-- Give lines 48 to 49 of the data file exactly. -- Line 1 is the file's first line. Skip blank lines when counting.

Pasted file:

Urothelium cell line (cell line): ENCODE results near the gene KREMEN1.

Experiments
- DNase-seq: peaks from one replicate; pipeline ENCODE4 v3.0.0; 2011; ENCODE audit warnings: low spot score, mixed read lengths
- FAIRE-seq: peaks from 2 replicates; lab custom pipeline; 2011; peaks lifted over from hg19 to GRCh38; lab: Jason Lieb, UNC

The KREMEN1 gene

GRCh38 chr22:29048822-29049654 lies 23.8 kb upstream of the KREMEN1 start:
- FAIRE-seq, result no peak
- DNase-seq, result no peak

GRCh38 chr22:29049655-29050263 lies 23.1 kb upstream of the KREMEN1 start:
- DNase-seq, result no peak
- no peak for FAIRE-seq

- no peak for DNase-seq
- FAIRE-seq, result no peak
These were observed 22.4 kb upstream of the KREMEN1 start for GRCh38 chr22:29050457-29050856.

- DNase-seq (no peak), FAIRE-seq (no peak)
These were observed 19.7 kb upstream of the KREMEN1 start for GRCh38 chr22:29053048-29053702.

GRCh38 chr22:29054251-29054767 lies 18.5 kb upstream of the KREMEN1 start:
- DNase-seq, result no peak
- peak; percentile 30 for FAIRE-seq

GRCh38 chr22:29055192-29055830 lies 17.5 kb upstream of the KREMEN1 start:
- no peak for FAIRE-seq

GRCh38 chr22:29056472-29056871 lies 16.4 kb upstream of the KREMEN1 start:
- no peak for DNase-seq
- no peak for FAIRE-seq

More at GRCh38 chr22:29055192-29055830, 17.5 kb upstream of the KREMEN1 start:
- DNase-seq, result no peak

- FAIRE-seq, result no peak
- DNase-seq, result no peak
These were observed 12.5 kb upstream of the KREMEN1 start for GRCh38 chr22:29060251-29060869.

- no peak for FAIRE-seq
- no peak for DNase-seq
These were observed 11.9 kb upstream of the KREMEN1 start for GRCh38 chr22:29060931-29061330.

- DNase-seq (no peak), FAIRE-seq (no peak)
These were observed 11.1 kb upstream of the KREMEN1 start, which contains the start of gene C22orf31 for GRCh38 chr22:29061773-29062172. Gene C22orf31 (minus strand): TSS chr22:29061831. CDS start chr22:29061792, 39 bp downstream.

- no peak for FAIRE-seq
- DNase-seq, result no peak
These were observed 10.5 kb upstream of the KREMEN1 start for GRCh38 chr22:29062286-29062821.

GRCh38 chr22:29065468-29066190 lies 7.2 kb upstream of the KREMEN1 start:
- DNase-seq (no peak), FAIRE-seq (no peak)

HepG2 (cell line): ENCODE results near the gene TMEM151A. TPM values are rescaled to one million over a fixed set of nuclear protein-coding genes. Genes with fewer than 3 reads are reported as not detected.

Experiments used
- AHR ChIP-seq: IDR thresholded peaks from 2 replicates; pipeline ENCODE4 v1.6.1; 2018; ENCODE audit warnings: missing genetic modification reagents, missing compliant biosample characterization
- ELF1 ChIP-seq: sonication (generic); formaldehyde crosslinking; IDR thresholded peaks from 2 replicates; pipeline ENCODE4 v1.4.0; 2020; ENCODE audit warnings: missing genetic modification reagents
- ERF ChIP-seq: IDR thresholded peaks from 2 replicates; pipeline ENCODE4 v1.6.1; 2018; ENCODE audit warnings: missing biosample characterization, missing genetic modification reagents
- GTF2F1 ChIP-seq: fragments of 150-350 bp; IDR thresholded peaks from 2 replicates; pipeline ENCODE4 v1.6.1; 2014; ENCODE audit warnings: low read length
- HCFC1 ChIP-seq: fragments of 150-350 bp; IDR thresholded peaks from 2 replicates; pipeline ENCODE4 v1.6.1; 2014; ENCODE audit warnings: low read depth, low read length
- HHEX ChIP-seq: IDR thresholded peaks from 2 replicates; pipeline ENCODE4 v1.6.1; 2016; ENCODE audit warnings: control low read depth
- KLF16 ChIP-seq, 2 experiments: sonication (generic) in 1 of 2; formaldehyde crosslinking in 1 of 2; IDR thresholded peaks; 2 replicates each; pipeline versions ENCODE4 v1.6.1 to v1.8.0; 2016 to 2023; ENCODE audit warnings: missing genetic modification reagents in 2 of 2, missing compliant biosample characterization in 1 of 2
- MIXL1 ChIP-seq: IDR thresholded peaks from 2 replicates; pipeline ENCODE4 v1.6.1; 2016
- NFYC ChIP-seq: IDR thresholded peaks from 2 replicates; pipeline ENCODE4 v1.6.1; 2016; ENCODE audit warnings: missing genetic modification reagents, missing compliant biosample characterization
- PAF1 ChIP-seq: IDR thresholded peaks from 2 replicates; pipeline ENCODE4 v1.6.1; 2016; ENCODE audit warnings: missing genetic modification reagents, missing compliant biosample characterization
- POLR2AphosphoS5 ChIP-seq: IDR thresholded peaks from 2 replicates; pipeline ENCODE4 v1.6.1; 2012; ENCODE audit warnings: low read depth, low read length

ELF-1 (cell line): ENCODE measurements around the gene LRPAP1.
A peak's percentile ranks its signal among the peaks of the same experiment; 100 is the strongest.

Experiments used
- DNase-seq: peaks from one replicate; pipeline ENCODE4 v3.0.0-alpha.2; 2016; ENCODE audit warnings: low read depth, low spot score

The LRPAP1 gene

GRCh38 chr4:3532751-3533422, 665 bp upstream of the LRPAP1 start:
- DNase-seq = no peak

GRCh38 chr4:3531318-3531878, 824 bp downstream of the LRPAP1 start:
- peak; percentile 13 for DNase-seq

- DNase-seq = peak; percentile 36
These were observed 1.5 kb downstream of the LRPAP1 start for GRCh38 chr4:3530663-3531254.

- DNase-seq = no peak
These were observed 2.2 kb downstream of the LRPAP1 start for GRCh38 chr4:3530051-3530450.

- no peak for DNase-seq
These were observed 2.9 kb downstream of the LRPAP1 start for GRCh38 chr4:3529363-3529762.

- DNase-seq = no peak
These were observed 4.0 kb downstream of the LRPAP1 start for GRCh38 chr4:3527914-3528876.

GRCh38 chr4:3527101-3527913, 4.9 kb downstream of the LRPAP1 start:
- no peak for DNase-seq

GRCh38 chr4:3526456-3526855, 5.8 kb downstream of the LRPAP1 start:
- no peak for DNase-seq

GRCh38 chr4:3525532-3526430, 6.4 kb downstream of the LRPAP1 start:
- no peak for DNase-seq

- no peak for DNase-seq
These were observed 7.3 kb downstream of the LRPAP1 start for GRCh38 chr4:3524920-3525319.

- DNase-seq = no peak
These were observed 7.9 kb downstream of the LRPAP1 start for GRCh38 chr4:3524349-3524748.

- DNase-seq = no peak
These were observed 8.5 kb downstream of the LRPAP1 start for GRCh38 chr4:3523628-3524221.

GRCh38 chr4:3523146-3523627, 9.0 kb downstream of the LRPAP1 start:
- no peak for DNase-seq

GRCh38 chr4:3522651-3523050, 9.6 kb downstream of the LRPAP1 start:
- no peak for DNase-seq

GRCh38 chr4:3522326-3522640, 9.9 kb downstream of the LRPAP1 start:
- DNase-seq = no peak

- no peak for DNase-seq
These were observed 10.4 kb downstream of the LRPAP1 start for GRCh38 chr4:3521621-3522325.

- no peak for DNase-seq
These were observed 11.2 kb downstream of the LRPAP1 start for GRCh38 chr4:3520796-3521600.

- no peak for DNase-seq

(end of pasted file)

- KLF16 ChIP-seq, 2 experiments: sonication (generic) in 1 of 2; formaldehyde crosslinking in 1 of 2; IDR thresholded peaks; 2 replicates each; pipeline versions ENCODE4 v1.6.1 to v1.8.0; 2016 to 2023; ENCODE audit warnings: missing genetic modification reagents in 2 of 2, missing compliant biosample characterization in 1 of 2
- MIXL1 ChIP-seq: IDR thresholded peaks from 2 replicates; pipeline ENCODE4 v1.6.1; 2016